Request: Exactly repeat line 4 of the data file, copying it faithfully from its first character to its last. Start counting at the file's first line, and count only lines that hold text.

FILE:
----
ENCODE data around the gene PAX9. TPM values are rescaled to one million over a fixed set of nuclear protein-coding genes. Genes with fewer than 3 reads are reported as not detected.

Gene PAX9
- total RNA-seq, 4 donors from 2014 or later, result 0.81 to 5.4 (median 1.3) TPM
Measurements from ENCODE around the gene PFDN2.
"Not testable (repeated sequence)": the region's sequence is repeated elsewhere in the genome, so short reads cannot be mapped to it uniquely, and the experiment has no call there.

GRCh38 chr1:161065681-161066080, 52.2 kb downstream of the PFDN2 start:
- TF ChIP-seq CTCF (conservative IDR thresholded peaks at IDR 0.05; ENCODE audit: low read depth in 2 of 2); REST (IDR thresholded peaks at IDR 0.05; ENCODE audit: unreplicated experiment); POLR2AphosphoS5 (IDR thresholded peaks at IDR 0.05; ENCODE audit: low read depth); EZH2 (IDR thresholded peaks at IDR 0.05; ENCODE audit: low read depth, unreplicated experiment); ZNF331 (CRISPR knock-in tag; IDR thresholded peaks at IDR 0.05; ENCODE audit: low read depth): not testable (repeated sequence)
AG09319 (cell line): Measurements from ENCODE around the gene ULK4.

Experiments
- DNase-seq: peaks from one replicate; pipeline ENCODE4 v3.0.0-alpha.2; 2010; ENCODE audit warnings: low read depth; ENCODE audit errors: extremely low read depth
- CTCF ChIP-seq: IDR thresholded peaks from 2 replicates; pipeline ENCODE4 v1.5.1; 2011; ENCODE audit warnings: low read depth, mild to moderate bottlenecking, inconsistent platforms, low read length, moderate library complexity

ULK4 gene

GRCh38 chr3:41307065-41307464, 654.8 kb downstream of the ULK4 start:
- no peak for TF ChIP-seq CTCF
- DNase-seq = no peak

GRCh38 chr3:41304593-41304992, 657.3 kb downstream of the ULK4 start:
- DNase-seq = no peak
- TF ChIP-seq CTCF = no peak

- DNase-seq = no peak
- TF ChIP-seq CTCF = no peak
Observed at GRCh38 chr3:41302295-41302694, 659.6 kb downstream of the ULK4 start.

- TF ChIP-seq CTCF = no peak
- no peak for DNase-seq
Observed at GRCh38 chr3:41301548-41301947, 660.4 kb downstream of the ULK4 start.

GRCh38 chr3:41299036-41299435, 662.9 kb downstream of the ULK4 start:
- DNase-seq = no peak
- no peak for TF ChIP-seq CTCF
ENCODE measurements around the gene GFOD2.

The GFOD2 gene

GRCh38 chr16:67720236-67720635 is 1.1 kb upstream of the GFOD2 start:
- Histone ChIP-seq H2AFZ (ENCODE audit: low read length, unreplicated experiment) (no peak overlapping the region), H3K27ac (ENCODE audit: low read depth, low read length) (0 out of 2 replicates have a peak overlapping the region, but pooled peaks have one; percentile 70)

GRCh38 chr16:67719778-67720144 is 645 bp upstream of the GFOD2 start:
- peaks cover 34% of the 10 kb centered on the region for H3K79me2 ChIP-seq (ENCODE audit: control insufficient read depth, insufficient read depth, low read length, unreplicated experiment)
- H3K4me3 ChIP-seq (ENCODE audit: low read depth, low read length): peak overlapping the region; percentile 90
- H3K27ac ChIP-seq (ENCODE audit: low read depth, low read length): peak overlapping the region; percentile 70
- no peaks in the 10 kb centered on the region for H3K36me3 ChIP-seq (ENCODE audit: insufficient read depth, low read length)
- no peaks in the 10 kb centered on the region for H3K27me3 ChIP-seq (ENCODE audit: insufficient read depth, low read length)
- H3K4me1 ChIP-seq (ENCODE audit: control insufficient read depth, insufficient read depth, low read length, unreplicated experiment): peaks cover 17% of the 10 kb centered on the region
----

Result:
Measurements from ENCODE around the gene PFDN2.